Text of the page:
Irish Moss Gel

Makes 1 cup of gel. Batches of any size can be made using the same 1:4 (by volume) ratio of seaweed to water. 2 cups of dry sea moss (1 oz) will make 1 gallon of gel. Increasing the ratio of seaweed to water will yield a thicker and darker gel.

 Rinse ¼ cup (1/8 oz by weight) of dry Irish Moss by soaking it in plenty of warm water for a few minutes. Massage with your hand to remove any sand or shells and rinse again. It does not need to be fully re-hydrated at this point.

 Steep the rinsed seaweed in 1 cup of boiling water for 5 minutes. Boil water, add seaweed, remove from heat and cover. The seaweed will immediately turn a light green color. Longer steeping times are fine, but not necessary.

 Blend until the whole mix is smooth and slippery, and the seaweed is completely dissolved. If you can still see small flecks of whole seaweed, keep blending. This is best down when the seaweed is still warm, especially if you are using a low-speed blender.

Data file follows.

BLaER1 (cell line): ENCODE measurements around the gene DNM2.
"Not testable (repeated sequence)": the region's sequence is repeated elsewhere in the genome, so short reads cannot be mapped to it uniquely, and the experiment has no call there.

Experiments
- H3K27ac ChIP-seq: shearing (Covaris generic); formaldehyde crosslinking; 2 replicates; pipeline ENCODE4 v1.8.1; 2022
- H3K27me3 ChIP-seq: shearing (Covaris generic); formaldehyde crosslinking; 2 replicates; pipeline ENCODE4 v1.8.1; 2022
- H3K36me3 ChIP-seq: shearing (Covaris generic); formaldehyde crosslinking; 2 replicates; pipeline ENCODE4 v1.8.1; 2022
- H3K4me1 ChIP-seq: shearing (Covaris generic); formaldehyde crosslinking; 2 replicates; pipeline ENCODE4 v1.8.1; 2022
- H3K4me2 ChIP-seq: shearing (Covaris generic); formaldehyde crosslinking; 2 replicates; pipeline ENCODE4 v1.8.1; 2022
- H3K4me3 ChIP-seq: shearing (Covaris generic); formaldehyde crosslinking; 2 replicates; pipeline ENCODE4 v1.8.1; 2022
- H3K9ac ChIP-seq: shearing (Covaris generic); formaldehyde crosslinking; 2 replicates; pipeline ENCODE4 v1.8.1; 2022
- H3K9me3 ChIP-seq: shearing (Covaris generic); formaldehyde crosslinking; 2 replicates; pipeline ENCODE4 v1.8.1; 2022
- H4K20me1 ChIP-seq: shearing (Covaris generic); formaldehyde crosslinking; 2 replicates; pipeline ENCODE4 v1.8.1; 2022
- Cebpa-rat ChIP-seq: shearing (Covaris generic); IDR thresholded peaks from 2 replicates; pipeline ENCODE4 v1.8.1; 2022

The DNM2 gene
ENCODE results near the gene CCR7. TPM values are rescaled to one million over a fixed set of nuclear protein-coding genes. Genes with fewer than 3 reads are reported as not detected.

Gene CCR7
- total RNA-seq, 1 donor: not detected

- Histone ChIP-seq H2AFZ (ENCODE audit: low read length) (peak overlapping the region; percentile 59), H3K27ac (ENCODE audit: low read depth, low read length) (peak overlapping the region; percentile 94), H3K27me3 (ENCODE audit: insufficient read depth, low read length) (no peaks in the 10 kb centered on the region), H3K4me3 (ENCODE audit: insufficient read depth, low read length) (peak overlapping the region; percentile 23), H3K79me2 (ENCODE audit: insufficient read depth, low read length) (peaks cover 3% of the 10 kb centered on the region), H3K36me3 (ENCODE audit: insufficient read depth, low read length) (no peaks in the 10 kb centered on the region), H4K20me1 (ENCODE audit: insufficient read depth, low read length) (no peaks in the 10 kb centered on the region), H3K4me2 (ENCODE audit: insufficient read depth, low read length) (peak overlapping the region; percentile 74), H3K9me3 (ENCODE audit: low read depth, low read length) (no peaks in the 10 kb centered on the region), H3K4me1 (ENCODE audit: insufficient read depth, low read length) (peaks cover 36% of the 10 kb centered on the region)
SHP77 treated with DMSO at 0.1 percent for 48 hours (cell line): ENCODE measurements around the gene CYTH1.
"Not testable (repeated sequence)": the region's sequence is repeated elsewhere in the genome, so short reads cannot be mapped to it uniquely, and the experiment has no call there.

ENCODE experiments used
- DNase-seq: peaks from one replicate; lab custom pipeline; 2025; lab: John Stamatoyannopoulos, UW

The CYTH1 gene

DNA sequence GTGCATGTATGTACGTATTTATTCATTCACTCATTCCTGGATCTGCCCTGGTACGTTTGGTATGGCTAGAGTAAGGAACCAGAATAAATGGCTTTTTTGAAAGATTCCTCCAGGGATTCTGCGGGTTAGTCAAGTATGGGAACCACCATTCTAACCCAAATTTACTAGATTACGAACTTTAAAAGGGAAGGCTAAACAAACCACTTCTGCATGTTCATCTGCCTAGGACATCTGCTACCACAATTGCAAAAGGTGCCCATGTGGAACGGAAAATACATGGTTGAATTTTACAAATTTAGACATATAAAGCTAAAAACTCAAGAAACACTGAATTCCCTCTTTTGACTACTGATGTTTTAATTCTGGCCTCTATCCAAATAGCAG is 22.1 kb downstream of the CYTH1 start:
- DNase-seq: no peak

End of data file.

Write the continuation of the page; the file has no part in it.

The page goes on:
Store in the fridge, or use as is. The mixture will thicken as it cools, and the color and consistency will change from creamy and opaque to translucent and gelatinous.

 For topical use, the gel can be conveniently stored in a pump-top dispenser, empty lotion bottle, soap dispenser etc.  Fill your container while the gel is still warm using a small funnel, or by using the pump-top dispenser to transfer from one container to another. The refrigerated gel will warm quickly in contact with your hand. Alternately, store in a glass jar and dispense with a clean utensil.

 The gel is shelf stable in the fridge for at least 5-7 days, so we recommend making no more than you expect to use in a week. Eventually mold and bacteria can start to grow on the gel in the fridge. Your nose will tell you what you need to know. You can also make a larger batch and freeze it in smaller portions. The gel is “thermo-reversible,” meaning it is not harmed by freezing and thawing, even multiple times.